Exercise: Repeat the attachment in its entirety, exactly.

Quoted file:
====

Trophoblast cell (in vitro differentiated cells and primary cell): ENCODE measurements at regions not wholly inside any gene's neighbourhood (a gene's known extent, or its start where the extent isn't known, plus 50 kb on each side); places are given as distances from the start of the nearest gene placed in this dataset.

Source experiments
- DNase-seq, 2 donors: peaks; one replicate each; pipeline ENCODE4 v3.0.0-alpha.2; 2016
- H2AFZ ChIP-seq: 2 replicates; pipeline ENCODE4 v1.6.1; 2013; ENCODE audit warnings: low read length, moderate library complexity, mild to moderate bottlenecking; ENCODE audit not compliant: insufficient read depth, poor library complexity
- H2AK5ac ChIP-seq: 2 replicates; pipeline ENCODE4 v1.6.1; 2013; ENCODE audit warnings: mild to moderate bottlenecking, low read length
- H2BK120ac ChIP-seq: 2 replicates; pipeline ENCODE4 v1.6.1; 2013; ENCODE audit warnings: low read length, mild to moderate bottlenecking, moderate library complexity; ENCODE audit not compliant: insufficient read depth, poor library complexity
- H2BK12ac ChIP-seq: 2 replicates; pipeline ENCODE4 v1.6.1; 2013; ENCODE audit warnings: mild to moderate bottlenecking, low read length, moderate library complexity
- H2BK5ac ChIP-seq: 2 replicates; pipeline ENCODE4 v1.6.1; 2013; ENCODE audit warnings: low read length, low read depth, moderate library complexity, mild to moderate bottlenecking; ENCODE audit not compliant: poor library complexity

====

Trophoblast cell (in vitro differentiated cells and primary cell): ENCODE measurements at regions not wholly inside any gene's neighbourhood (a gene's known extent, or its start where the extent isn't known, plus 50 kb on each side); places are given as distances from the start of the nearest gene placed in this dataset.

Source experiments
- DNase-seq, 2 donors: peaks; one replicate each; pipeline ENCODE4 v3.0.0-alpha.2; 2016
- H2AFZ ChIP-seq: 2 replicates; pipeline ENCODE4 v1.6.1; 2013; ENCODE audit warnings: low read length, moderate library complexity, mild to moderate bottlenecking; ENCODE audit not compliant: insufficient read depth, poor library complexity
- H2AK5ac ChIP-seq: 2 replicates; pipeline ENCODE4 v1.6.1; 2013; ENCODE audit warnings: mild to moderate bottlenecking, low read length
- H2BK120ac ChIP-seq: 2 replicates; pipeline ENCODE4 v1.6.1; 2013; ENCODE audit warnings: low read length, mild to moderate bottlenecking, moderate library complexity; ENCODE audit not compliant: insufficient read depth, poor library complexity
- H2BK12ac ChIP-seq: 2 replicates; pipeline ENCODE4 v1.6.1; 2013; ENCODE audit warnings: mild to moderate bottlenecking, low read length, moderate library complexity
- H2BK5ac ChIP-seq: 2 replicates; pipeline ENCODE4 v1.6.1; 2013; ENCODE audit warnings: low read length, low read depth, moderate library complexity, mild to moderate bottlenecking; ENCODE audit not compliant: poor library complexity